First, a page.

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Less than 10% of coronavirus deaths reported in working population

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Analysis published by the Office for National Statistics (ONS) on Monday reported a total of 2,494 deaths or 9% of deaths involving the coronavirus were in the working age population (those aged 20 to 64 years in England and Wales) up to and including 20 April 2020.

Of these deaths, 65% were among men with the rate of death involving COVID-19 being statistically higher in males, with 9.9 deaths per 100,000 compared with 5.2 deaths per 100,000 females (882 deaths).

The major group with the highest rate of death involving COVID-19 was Elementary workers with 21.4 deaths per 100,000 males (225 deaths). The occupations in this group include those performing mostly routine tasks, such as construction workers and cleaners.

Men working as security guards, taxi drivers, bus and coach drivers, chefs and retail assistants also had elevated rates of deaths when compared with the rate among those whose death involved coronavirus of the same age and sex in the general population.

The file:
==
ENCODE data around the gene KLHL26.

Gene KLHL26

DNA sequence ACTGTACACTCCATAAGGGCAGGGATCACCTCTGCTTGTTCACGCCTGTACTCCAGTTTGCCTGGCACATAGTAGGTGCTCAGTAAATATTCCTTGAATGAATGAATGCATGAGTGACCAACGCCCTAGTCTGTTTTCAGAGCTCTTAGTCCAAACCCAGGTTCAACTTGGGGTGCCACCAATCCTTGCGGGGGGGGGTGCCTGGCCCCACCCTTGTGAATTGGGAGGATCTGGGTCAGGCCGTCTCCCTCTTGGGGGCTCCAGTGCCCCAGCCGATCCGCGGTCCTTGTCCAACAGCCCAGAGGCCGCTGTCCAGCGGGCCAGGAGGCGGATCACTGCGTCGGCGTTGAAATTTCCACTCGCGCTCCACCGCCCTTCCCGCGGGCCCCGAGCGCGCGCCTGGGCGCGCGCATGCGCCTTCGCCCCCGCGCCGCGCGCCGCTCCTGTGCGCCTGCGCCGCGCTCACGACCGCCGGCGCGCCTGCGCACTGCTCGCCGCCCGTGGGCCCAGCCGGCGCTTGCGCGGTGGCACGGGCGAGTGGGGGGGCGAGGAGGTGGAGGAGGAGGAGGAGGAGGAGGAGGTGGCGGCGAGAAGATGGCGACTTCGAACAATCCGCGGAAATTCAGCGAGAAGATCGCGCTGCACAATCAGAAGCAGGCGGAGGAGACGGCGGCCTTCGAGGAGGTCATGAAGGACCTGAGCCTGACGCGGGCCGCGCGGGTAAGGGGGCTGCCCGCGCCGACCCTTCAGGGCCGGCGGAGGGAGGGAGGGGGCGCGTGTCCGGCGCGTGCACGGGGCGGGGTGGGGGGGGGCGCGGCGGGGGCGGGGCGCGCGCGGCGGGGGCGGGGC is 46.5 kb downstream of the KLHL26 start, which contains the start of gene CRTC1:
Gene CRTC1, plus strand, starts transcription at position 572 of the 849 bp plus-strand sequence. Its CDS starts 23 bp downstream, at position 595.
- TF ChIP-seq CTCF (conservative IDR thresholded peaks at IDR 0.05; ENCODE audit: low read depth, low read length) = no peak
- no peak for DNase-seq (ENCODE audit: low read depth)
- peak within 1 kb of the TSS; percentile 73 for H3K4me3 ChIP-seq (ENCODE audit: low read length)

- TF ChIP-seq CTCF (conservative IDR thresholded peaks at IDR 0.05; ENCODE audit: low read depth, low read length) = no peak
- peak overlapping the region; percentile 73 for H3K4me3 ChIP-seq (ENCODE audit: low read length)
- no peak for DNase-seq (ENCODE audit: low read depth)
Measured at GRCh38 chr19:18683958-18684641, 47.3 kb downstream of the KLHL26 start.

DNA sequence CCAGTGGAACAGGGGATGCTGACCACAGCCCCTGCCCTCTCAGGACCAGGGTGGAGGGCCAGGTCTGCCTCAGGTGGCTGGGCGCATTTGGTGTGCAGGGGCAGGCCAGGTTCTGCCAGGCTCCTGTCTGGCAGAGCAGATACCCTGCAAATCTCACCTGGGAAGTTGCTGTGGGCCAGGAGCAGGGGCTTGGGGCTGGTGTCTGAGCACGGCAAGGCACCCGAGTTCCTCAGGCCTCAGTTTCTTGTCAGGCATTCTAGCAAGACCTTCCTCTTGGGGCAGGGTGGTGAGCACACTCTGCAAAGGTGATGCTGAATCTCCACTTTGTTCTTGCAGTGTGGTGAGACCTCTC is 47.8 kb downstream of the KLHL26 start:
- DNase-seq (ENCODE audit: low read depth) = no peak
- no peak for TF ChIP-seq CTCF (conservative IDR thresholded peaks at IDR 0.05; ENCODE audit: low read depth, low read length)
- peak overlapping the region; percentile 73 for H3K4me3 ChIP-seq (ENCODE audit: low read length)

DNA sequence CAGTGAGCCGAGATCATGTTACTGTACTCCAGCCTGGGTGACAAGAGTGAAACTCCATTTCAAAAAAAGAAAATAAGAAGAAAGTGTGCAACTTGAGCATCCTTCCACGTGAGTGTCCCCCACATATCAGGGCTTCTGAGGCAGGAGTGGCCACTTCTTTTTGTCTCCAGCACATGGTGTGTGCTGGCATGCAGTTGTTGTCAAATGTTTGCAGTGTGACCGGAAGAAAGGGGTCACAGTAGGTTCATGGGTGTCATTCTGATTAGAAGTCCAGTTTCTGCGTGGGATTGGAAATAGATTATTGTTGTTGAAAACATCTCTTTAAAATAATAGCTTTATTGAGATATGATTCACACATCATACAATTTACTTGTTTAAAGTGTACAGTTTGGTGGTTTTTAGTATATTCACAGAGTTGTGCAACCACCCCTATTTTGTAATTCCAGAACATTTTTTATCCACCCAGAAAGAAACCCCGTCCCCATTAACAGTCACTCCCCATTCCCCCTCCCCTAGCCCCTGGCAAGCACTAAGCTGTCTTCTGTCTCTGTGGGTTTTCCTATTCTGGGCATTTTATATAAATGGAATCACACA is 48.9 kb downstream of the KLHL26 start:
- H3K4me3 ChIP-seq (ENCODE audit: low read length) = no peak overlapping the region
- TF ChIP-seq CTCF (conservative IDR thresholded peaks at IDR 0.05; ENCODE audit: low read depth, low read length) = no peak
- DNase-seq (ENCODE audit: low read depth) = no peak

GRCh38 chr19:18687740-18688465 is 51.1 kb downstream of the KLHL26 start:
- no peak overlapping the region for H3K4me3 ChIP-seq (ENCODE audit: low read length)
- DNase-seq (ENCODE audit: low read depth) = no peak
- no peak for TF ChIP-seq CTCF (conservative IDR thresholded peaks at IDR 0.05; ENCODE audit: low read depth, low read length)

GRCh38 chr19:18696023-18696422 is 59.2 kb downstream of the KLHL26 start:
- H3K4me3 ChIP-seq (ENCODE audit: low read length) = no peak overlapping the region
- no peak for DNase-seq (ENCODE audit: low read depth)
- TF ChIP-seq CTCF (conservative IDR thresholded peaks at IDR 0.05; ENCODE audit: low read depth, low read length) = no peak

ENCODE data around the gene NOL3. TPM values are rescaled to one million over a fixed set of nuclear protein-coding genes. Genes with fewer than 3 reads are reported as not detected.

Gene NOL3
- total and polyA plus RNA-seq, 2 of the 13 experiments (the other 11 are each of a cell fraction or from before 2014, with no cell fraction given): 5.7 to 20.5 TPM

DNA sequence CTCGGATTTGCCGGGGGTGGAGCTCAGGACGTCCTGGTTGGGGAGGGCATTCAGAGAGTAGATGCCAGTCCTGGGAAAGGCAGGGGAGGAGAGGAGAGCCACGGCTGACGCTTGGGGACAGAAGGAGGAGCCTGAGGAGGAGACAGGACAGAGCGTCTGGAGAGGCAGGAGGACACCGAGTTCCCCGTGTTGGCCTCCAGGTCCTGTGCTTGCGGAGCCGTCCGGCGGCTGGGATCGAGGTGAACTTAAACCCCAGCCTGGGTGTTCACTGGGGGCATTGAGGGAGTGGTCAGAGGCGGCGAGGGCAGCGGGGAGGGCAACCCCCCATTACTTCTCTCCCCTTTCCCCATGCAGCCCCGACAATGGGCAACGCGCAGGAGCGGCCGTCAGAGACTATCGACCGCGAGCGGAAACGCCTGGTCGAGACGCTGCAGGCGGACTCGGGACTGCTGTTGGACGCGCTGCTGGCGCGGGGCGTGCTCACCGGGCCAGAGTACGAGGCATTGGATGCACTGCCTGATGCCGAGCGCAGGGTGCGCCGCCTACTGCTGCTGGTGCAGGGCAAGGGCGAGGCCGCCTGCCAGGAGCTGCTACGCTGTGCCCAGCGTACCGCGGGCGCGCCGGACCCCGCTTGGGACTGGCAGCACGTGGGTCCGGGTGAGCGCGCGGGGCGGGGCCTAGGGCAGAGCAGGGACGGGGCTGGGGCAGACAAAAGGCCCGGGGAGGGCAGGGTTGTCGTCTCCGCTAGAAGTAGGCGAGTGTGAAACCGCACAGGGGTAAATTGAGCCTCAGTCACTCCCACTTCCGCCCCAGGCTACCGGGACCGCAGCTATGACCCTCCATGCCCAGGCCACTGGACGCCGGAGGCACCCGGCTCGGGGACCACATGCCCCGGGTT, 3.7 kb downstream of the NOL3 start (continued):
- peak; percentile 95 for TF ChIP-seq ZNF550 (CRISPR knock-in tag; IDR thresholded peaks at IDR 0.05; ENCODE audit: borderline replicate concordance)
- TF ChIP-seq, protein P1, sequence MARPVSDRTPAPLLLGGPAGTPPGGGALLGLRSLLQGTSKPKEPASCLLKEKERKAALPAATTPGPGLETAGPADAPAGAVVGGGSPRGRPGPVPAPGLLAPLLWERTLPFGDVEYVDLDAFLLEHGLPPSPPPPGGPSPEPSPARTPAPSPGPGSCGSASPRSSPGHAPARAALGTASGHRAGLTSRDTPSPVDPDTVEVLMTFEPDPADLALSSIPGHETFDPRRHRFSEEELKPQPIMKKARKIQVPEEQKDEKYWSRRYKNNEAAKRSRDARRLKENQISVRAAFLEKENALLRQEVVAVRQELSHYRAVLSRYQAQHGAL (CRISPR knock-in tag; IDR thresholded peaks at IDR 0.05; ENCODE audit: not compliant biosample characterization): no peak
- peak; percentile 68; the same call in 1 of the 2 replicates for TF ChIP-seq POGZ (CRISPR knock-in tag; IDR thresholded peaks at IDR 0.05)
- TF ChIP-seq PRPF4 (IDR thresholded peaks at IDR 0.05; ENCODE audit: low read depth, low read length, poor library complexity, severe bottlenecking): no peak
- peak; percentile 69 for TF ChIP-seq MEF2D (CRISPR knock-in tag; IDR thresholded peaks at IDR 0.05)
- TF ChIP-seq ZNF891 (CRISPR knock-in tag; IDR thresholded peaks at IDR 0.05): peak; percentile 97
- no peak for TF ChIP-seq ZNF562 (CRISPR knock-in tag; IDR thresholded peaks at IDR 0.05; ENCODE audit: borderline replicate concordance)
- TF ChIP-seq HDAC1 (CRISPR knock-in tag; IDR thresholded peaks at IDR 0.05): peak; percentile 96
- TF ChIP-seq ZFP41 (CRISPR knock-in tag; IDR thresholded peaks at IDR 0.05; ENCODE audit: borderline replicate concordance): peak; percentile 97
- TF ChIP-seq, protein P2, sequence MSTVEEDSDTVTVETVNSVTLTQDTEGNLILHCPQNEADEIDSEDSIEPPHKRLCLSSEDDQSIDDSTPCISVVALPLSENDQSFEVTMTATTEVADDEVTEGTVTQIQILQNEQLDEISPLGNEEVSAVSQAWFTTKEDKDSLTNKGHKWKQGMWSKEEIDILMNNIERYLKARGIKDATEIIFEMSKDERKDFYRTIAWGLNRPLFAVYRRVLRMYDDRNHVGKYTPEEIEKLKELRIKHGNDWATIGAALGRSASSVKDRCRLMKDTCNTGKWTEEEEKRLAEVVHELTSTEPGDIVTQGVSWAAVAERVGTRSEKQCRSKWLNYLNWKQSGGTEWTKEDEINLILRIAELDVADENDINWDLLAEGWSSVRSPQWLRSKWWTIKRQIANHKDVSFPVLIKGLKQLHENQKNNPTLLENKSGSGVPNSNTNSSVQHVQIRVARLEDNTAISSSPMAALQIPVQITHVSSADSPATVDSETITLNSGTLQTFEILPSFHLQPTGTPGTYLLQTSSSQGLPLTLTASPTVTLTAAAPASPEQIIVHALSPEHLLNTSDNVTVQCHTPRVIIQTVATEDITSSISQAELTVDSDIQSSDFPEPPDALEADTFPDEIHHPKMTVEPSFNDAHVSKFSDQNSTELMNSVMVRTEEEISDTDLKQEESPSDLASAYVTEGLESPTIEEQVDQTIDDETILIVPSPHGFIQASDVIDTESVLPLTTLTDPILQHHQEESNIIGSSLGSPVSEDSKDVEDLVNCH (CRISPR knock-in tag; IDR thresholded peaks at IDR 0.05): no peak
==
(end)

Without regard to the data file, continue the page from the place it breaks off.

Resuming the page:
Men and women working in social care, a group including care workers and home carers, both had significantly raised rates of death involving COVID-19, with rates of 23.4 deaths per 100,000 males (45 deaths) and 9.6 deaths per 100,000 females (86 deaths).

However, other healthcare workers, including those with jobs such as doctors and nurses, were not found to have higher rates of death involving COVID-19.

Among women, only those working in care, leisure and other service occupations had a rate of 7.5 deaths per 100,000 females, equivalent to 130 deaths.




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